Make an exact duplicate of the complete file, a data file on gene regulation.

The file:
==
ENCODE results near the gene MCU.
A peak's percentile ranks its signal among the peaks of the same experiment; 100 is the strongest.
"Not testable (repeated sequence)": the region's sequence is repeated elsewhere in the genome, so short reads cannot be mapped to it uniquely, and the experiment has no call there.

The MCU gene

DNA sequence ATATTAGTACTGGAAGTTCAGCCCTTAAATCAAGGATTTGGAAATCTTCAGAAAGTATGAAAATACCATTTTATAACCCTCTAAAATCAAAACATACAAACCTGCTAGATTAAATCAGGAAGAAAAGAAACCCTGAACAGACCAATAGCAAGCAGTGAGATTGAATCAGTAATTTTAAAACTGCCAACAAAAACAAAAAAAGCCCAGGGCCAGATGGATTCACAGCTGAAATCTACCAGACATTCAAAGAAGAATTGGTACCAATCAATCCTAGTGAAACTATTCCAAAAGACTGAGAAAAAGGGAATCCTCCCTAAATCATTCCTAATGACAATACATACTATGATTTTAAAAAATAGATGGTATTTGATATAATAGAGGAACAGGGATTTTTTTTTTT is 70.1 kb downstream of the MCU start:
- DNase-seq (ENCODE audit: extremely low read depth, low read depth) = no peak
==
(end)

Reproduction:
ENCODE results near the gene MCU.
A peak's percentile ranks its signal among the peaks of the same experiment; 100 is the strongest.
"Not testable (repeated sequence)": the region's sequence is repeated elsewhere in the genome, so short reads cannot be mapped to it uniquely, and the experiment has no call there.

The MCU gene

DNA sequence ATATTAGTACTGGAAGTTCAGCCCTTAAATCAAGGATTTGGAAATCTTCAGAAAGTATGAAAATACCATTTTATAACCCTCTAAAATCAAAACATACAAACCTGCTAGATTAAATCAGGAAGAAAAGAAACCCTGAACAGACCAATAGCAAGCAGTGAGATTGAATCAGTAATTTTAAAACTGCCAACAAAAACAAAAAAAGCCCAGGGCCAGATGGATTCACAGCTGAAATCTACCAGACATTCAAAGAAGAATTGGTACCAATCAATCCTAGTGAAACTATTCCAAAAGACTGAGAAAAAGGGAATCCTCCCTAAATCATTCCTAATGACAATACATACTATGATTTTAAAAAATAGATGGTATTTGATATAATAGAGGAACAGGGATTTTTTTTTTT is 70.1 kb downstream of the MCU start:
- DNase-seq (ENCODE audit: extremely low read depth, low read depth) = no peak